raoudha [user:field_middlename] jaouani

raoudha jaouani

Director
ministry of development Investment and international Cooperation
Tunisia

More about me

According to my education I have Bachelor (Bac + 4) in Economic Sciences and Masters in demography .My position as a Director in the Ministry of Development, Investment and International Cooperation, in charge of Social policies,and migration has enabled me to manage several and different programs and projects from the conception to the monitoring and evaluation at the same time with different national stakeholders (Ministries, Non-Governmental Organizations, Social partners, International doners and Development partners, …) where my responsibilities included being a results oriented person and always targeting efficiency. I also have the opportunity to work with a team and support them to reach every and each program’s goals.I also a member of the national team reponsible  for monitoring SDGs

    •  Hello

      I am Raoudha from Tunisia, I thank you all for such important and constructive sharing, in the same vein, I think that the question of monitoring and evaluation should take into account both the quantitative and qualitative aspects. Of course, the quantitative aspect only makes sense if it goes hand in hand with the qualitative aspect, and this process can lead to results that are capable of identifying the lessons learned from the evaluation exercise because I think that evaluation is not really an objective in itself but rather a means of learning in order to rectify, adjust, revise and improve. By evaluating we are supposed to learn.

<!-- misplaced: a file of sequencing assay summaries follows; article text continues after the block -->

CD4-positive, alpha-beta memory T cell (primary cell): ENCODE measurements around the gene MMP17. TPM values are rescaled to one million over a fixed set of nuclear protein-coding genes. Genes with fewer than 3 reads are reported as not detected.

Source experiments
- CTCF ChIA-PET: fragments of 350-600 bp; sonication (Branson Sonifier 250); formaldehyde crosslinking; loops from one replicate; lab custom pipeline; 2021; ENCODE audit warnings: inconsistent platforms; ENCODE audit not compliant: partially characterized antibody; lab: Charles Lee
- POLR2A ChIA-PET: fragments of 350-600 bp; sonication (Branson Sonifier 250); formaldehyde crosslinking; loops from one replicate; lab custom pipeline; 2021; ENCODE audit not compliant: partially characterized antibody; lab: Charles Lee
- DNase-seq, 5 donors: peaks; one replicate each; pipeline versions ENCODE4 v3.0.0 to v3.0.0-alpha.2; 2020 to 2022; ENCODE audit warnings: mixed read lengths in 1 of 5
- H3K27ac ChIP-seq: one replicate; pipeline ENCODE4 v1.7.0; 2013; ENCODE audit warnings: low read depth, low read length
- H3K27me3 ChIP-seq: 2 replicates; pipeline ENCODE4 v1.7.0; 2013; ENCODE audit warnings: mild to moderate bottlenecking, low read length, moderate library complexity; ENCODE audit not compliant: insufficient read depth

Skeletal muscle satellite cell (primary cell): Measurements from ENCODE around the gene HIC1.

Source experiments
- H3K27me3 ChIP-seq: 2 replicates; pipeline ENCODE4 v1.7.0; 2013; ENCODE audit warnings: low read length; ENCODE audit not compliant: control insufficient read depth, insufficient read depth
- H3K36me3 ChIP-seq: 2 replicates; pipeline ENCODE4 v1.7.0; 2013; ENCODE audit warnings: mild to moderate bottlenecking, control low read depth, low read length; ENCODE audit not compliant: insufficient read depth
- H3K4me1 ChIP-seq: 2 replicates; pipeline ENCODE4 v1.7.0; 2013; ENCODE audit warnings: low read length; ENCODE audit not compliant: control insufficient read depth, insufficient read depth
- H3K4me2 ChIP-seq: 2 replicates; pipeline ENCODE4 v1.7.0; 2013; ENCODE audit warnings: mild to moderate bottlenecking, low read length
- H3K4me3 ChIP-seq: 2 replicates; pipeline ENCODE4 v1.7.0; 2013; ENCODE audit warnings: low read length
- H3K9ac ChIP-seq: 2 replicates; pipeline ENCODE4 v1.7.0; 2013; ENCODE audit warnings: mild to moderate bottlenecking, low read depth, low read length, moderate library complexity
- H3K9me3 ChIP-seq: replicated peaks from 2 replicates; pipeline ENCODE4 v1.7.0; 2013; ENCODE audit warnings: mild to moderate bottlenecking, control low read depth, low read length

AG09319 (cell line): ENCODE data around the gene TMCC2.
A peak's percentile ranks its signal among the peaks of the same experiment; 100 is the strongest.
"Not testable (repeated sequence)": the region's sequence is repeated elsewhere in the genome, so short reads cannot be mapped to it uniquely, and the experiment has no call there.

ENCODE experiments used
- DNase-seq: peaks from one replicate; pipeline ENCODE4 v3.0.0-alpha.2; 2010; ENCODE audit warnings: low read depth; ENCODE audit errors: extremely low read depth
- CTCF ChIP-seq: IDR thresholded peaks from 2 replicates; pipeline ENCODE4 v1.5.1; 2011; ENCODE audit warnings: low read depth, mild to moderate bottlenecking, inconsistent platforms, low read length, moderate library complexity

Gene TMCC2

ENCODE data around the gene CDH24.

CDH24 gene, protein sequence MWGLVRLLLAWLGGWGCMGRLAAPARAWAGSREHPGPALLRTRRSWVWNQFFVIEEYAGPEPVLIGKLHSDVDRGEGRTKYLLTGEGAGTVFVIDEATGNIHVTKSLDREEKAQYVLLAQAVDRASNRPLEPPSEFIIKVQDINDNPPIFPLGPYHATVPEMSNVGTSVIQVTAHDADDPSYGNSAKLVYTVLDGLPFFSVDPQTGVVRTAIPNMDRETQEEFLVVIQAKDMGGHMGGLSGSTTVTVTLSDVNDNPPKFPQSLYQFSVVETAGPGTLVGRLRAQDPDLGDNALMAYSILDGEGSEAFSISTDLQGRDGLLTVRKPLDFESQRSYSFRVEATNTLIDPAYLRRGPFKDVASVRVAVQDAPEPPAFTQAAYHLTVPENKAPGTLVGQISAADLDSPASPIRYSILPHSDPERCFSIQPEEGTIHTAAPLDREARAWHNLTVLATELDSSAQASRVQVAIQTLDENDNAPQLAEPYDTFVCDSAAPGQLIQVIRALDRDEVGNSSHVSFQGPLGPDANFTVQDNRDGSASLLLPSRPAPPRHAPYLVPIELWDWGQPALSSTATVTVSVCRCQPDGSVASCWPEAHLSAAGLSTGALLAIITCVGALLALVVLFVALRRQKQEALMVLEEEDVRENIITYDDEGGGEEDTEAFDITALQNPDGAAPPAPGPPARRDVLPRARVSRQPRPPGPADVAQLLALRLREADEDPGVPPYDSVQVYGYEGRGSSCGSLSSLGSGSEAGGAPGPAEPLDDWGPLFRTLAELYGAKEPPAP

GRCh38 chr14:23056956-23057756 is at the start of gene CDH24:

[This comment was originally posted in French

  • Challenges of evaluation

    • Hello from Tunisia,
       
      Thank you very much, dear colleagues, for these rich and fruitful exchanges. I think that one of the major constraints of evaluation is the evaluation culture itself when it is not really well anchored. Most of the time we are satisfied with a self-assessment that is not based on a scientific basis and does not meet or only partly meets international evaluation standards. We need to be convinced that the evaluation will allow us either to adjust the direction to resume the right path or to continue on the same path that is the right one, and in both cases it will allow us to move forward. This will lead us to the second constraint that hinders evaluation, namely the personalization of the project or program. Indeed the person who is the leader of the project (I am talking about public institutions) does not accept that, supposedly, his project is evaluated because he believes that this evaluation will affect his credibility and this is really a big problem that goes back to the question of the evaluation culture.